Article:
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Excellent East Anglian beach resort with loads to do

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Ness Point
Oulton Broad
Air Festival
After Ipswich, Lowestoft is Suffolk county's second-biggest town. Its coastal location made it one of the most-bombed places in World War II, but fortunately, soon after the war ended, Lowestoft picked itself up and carried on. It continued to be what it always was: a busy tourist town, with beautiful beaches, and lots to do.

Lowestoft Harbour
Up until a few decades ago, the town also used to be known as an important part of the east coast's fishing industry. This is no longer true, but Lowestoft still enjoys plenty of traffic on its waters. In fact, there's a lake right in the centre of town, dividing the place in two. This is Lake Lothing, which is linked to the sea at its eastern end. A few kilometres to the west, it also joins up with Oulton Broad, which is Lowestoft's gateway to the Norfolk and Suffolk Broads. Visitors can hop aboard one of the boat trips, or rent a craft for themselves. It's also worth watching out for the regular powerboat races which take place here. Keen observers will be glad to hear that they are free to have a go for themselves.

The view over Oulton Broad
The town's most famous landmark is Ness Point, which is the most easterly place in Great Britain. Set into the ground here is a marker called the Euroscope, which displays the directions and distances of various European cities. Also nearby is a huge wind turbine, nicknamed "Gulliver". From tip to toe it measures 126 metres, making it the tallest in the UK. It stands next to the new Orbis Energy Centre, which houses a number of renewable energy businesses. With these facilities, as well as further plans to increase the amount of nearby wind turbines, Lowestoft is looking to become England's renewable energy capital.

Sunrise over Ness Point
Photo Andrew Easton

Gulliver and the Orbis Energy Centre
Meanwhile, the town is still mostly visited for its beaches. The sands here are particularly fine, making them popular with families. Traditional seaside attractions, like amusement arcades and ice cream stalls, can be found at either of the two piers. The most obvious of these is Claremont Pier, sticking out from the centre of the Esplanade. Unfortunately, due to years of neglect, half of the structure is closed to the public. However, the landward side still features plenty of fun things, including a brand new roller-skating rink. A similar array of attractions can be found at the South Pier, which is confusingly located to the north. The name comes from the fact that it is situated on the harbour's southern side!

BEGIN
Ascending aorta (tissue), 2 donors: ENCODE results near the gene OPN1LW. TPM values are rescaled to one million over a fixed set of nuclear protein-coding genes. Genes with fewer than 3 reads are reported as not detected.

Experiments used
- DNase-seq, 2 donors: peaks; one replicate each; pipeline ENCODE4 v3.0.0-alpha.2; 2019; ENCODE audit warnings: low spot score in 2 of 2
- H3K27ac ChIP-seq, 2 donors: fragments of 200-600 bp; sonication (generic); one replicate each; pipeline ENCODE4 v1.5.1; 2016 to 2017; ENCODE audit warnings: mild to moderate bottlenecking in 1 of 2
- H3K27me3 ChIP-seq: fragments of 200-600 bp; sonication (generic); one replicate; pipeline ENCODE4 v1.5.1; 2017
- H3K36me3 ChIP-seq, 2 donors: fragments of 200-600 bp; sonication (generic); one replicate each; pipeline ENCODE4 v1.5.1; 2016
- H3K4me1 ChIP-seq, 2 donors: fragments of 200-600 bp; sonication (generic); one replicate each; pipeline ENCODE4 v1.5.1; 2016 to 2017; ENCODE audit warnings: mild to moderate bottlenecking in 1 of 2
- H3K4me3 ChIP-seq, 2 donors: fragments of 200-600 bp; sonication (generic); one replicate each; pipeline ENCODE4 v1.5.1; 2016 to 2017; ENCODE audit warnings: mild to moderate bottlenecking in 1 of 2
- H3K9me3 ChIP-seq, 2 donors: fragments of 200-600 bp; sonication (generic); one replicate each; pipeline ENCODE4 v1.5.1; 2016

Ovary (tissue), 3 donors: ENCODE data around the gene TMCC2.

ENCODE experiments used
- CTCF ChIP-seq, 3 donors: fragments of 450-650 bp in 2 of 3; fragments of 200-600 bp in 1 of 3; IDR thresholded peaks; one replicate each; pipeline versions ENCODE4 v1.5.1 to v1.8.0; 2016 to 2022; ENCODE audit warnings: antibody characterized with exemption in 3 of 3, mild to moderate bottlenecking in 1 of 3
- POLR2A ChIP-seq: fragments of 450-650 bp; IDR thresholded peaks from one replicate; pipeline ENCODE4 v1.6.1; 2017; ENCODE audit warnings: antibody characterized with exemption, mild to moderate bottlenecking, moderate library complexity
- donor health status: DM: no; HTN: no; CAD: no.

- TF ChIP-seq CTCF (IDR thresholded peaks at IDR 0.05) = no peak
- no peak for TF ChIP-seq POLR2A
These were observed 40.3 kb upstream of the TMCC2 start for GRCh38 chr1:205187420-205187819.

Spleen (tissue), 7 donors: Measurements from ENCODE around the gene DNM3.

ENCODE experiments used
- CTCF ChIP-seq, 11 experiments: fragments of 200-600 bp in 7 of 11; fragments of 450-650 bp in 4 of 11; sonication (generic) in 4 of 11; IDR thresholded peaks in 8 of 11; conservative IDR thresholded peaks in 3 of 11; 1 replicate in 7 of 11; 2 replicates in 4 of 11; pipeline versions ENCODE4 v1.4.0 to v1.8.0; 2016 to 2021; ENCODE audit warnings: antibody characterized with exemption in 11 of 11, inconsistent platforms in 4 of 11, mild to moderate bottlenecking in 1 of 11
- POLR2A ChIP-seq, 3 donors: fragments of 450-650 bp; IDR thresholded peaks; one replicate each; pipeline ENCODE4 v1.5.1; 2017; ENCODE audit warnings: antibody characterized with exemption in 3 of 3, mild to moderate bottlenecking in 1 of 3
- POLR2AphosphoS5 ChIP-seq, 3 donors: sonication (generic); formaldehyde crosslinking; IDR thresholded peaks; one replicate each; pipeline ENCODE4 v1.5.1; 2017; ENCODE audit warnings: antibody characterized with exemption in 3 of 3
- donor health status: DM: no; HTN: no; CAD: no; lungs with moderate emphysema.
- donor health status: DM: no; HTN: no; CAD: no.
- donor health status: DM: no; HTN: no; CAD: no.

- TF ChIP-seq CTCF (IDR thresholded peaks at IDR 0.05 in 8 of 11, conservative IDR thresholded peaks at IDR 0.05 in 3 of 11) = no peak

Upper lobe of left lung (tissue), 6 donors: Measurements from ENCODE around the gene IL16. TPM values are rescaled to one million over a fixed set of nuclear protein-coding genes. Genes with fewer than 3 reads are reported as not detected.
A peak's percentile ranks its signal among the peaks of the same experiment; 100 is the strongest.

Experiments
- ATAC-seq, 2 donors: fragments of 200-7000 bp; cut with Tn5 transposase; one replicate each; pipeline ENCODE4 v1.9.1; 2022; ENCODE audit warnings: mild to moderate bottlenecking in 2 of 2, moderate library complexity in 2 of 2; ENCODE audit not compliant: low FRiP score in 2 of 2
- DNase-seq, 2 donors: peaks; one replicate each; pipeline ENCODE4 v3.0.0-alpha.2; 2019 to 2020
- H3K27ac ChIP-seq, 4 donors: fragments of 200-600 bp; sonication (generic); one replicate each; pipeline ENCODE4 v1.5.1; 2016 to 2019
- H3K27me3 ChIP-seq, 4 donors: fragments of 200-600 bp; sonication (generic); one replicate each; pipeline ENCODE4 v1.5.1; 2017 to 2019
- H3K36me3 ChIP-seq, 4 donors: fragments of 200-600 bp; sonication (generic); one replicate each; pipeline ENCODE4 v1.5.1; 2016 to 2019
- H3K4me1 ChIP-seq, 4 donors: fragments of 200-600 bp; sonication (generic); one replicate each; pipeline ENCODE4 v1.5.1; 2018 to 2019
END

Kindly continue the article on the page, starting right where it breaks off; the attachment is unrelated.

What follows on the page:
Claremont Pier

South Pier
Just a few kilometres out of Lowestoft, you can find some of Suffolk's biggest and best tourist destinations. To the north is a theme park called Pleasurewood Hills, which was created in 1982 and has continued to expand since then. Today, it has 30 rides and attractions, including several roller coasters, a log flume, and a sea lion show. In the opposite direction out of town, to the south, you can find Africa Alive, which contains over 100 acres of exotic animals, from giraffes, to cheetahs.

Africa Alive!
Photo Martin Pettitt
Visitor Information
Lowestoft Tourist Information Centre, East Point Pavilion, Royal Plain, Lowestoft, NR33 0AP. Tel: 01502 533600
Pleasurewood Hills is open daily during school holidays and weekends from April to September from 10am to 5pm (6pm in summer, closed in winter). Entry costs around £17 for adults, £15 for children under 12. Leisure Way, Corton, Lowestoft, Suffolk, NR32 5DZ. Tel: 01502 586 000
Africa Alive is open daily from 10am to 4pm (extended hours in summer). Entry costs around £11 for adults, £8 for children. White's Lane, Kessingland, Lowestoft, Suffolk, NR33 7TF. Tel: 01502 740 291

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